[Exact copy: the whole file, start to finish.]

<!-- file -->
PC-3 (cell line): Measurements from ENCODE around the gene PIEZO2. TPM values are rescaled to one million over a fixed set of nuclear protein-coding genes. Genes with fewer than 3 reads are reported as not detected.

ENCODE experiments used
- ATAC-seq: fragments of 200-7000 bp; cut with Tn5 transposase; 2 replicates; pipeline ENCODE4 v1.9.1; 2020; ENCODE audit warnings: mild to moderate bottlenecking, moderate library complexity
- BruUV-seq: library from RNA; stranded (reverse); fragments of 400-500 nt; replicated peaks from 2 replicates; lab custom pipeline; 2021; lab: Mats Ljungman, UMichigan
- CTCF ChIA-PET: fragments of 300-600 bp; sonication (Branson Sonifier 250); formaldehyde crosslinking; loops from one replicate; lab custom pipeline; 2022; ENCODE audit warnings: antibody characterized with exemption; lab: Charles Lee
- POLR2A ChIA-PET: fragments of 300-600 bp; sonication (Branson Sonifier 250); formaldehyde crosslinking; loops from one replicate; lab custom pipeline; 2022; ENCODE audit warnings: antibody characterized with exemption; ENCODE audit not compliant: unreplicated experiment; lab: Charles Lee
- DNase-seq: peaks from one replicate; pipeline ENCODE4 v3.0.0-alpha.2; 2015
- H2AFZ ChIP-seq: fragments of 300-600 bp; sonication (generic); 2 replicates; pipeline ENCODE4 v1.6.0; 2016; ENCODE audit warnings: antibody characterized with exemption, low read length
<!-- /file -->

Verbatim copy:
PC-3 (cell line): Measurements from ENCODE around the gene PIEZO2. TPM values are rescaled to one million over a fixed set of nuclear protein-coding genes. Genes with fewer than 3 reads are reported as not detected.

ENCODE experiments used
- ATAC-seq: fragments of 200-7000 bp; cut with Tn5 transposase; 2 replicates; pipeline ENCODE4 v1.9.1; 2020; ENCODE audit warnings: mild to moderate bottlenecking, moderate library complexity
- BruUV-seq: library from RNA; stranded (reverse); fragments of 400-500 nt; replicated peaks from 2 replicates; lab custom pipeline; 2021; lab: Mats Ljungman, UMichigan
- CTCF ChIA-PET: fragments of 300-600 bp; sonication (Branson Sonifier 250); formaldehyde crosslinking; loops from one replicate; lab custom pipeline; 2022; ENCODE audit warnings: antibody characterized with exemption; lab: Charles Lee
- POLR2A ChIA-PET: fragments of 300-600 bp; sonication (Branson Sonifier 250); formaldehyde crosslinking; loops from one replicate; lab custom pipeline; 2022; ENCODE audit warnings: antibody characterized with exemption; ENCODE audit not compliant: unreplicated experiment; lab: Charles Lee
- DNase-seq: peaks from one replicate; pipeline ENCODE4 v3.0.0-alpha.2; 2015
- H2AFZ ChIP-seq: fragments of 300-600 bp; sonication (generic); 2 replicates; pipeline ENCODE4 v1.6.0; 2016; ENCODE audit warnings: antibody characterized with exemption, low read length